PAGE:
If you're wondering what to buy in case of a food shortage, flour is on the list. If you bake often, then stock up on flour but be sure that you store it properly.

What to buy in case of a food shortage

12. Salt

Another thing I wanted to mention is salt. The news has been talking about the difficulty of mining salt. We're not talking about sea salt, we're talking about ordinary rock salt, and apparently, there's something about the mining process that means we're not going to have enough salt or prices will increase.

13. Chickpeas

I read about an issue with chickpeas because of the weather that we had last year. Chickpeas have already been relatively difficult to find. Many shoppers in America and the UK say they find it challenging to get chickpeas.

What to buy in case of a food shortage

This list summarizes what to buy to prepare for food shortages. For some of those things, we may be able to recover and not experience shortages. However, as a prepper, I want to be prepared.

Are you stocking up to prepare for food shortages? Let us know how you're preparing in the comments below.

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4 of 56 comments
  • Clergylady Clergylady on Mar 30, 2023

    I grow green onions. Egyptian walking and seeded varieties. Once started you need never run out again. I also dry them. Same with garlic in assorted varieties and slicing onions. I save seed and bulblets for the next crop. Drying keeps them indefinatly for cooking with. Same with many fruits and vegetables. I've also added more grapes, berries, and fruit trees to the property. Some will produce as early as this year. Others will produce within 3 or 4 years. It's an investment. I also start some from seed. Those will take longer but look to future. I've been planting more perennial things that will produce for years to come with care and planning. 3 year old Asperigus crowns plus new seeds, rhubarb, and artichokes are good examples of those. I'm setting out 75 strawberries this spring. Those will produce for several years but also make new runners with new plants. With minimal care and protection they will last longer than me. ( I'm 76) I've added 3 apples, 1 crabapple, 4 pears, 3 bush cherries, 2 plums, 3 blackberries, 6 raspberries, 75 strawberries, and 4 grapes to what was here. I'll also be moving some wild plums, cherries, and gooseberries from my other property to a wash area below the fruit trees. I'll use them to stop or slow erosion and produce fruit for jelly making. I grow fodder inside a fenced part of the chicken yard. Close it off in spring so plants can get established. Then open for the chickens to forage as they want. Much reseeds for the next year. Just protect it for a few weeks each spring to get reestablished. An occasional spray of water is enough to keep it going the rest of the year. It's a mix of brassica and grains. Chickens love it and it cuts down on buying feed and is easy care. I'm always looking for ways to save on hard work too. Age will eventually catch us all. Work smarter, not harder. My rabbits can also graze there a while each day. The area is well enclosed with horse panels and chicken wire. A few chickens and a pair of rabbits are sufficient for 2 great grandparents. By this fall there will be berries for canning, freezing, drying, jellies, and selling or trades. 3 older fruit trees are already producing.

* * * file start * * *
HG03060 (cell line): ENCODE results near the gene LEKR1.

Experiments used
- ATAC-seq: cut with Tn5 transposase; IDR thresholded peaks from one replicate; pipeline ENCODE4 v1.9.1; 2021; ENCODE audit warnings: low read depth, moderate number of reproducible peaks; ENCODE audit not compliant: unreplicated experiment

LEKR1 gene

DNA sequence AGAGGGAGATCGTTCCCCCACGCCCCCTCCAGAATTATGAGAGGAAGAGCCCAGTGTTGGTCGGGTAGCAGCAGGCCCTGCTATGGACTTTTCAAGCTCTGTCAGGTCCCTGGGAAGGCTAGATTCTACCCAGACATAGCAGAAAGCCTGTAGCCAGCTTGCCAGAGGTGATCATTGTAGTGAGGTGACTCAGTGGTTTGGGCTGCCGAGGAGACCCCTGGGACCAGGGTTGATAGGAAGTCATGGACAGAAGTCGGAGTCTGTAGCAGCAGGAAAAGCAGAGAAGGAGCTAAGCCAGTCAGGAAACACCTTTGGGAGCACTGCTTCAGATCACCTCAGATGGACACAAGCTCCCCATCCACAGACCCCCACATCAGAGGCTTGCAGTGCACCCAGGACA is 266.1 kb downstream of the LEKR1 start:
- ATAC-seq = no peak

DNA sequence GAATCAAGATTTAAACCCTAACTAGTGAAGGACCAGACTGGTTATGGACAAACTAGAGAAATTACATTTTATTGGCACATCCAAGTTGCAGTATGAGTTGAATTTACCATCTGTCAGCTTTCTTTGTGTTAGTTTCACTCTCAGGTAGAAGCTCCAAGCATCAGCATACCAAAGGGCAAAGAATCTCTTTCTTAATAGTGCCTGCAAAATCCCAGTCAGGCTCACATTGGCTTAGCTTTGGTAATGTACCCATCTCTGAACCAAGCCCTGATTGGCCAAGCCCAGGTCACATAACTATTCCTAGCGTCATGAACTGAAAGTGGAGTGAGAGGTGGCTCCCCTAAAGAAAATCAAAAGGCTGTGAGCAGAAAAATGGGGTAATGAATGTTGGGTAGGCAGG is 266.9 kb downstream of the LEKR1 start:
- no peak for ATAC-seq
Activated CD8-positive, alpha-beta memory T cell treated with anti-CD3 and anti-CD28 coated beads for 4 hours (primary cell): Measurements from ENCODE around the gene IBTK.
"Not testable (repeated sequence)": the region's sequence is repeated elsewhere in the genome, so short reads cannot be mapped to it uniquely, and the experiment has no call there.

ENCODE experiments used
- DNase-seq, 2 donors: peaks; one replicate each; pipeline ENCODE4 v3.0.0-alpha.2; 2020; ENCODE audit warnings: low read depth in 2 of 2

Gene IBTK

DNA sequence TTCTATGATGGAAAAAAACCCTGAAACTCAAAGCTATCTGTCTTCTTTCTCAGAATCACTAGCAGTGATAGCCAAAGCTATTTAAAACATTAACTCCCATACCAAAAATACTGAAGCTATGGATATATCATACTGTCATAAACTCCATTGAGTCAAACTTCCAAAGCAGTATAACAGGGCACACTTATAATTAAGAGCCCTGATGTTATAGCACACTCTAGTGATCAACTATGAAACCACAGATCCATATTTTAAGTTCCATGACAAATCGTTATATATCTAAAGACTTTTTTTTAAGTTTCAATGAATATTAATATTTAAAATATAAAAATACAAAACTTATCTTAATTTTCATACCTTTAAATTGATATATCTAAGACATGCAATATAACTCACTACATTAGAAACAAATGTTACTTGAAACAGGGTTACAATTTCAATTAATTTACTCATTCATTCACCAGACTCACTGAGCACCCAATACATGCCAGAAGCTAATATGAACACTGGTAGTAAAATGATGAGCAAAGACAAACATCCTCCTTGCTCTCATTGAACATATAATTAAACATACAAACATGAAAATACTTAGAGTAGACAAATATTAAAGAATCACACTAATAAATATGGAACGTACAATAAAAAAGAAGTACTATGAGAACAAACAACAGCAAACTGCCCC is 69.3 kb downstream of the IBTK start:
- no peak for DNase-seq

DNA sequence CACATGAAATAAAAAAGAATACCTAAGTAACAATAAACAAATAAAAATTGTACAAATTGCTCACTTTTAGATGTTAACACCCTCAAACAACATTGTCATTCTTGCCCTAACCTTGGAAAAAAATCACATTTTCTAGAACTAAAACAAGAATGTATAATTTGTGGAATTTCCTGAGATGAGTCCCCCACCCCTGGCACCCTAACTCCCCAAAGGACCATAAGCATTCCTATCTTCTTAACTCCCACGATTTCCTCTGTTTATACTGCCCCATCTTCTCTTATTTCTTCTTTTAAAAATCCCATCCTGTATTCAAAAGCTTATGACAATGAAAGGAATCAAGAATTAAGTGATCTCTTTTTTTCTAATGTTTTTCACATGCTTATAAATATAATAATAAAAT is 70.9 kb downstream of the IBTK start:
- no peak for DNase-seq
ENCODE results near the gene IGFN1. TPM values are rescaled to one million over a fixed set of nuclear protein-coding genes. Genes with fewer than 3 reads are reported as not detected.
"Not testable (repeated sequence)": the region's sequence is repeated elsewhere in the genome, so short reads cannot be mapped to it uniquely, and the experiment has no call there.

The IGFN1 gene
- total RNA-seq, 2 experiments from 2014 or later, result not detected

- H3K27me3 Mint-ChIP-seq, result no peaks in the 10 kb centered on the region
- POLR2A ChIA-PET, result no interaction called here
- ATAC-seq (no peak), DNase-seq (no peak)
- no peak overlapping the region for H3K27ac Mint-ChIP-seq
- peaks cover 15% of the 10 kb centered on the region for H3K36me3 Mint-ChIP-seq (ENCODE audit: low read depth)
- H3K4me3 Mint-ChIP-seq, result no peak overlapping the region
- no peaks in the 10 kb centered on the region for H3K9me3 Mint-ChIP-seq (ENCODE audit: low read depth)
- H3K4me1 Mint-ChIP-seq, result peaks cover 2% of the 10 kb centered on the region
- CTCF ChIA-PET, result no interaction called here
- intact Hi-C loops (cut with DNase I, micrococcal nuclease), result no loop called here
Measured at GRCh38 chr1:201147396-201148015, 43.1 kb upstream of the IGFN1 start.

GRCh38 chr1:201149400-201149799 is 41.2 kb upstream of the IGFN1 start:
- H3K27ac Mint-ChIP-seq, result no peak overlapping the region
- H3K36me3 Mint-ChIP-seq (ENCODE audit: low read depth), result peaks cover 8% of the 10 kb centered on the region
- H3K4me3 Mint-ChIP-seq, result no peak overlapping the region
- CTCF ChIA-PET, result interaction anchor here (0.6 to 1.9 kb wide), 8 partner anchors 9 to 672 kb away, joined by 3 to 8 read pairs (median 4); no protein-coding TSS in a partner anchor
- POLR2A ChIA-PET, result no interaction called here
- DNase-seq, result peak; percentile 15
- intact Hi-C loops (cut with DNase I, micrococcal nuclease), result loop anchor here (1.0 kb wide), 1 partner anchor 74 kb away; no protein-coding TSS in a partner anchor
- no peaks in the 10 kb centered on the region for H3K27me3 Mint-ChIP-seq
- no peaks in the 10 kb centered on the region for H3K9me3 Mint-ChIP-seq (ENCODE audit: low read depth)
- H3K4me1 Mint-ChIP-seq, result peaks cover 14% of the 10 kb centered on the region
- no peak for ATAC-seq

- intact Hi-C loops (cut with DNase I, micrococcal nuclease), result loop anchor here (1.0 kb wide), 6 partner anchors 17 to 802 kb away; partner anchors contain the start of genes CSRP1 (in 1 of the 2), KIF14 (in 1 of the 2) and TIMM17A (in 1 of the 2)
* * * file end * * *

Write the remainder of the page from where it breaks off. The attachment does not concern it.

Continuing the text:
I grind some of my own flours and corn meal. But buy some as well. Could grow a bit more I guess.

    • DIANE WEISS DIANE WEISS on May 09, 2023

      I have learned a lot from this posting. Thank you so much. I'm 69 and need to start thinking of these things to do. I'm asking Hubby to plant some fruit trees this year. Definitely growing tomato plants (deer ate our tomatoes last year)

      I'll try asparagus , artichokes, and rhubarb. I'm excited to start this now !! I have a lot of canning jars in basement. Guess I'm going to be learning to can. I like your thinking. πŸ“πŸŽ

  • Ellen Ellen on Apr 23, 2023

    i'm so jealous!. I had to give up my house and garden due to health reasons and now live in an apartment. So enjoy yours and keep it going. πŸ™‚

    • Teri Vinson Teri Vinson on Jul 17, 2023

      Ellen. I am not in an apartment yet, but might as well be. Healthwise, I am unable to get much done. I have tried to buy extra when I can, using my foodsaver and getting canned goods. Don't know if it will help with all the dire predictions.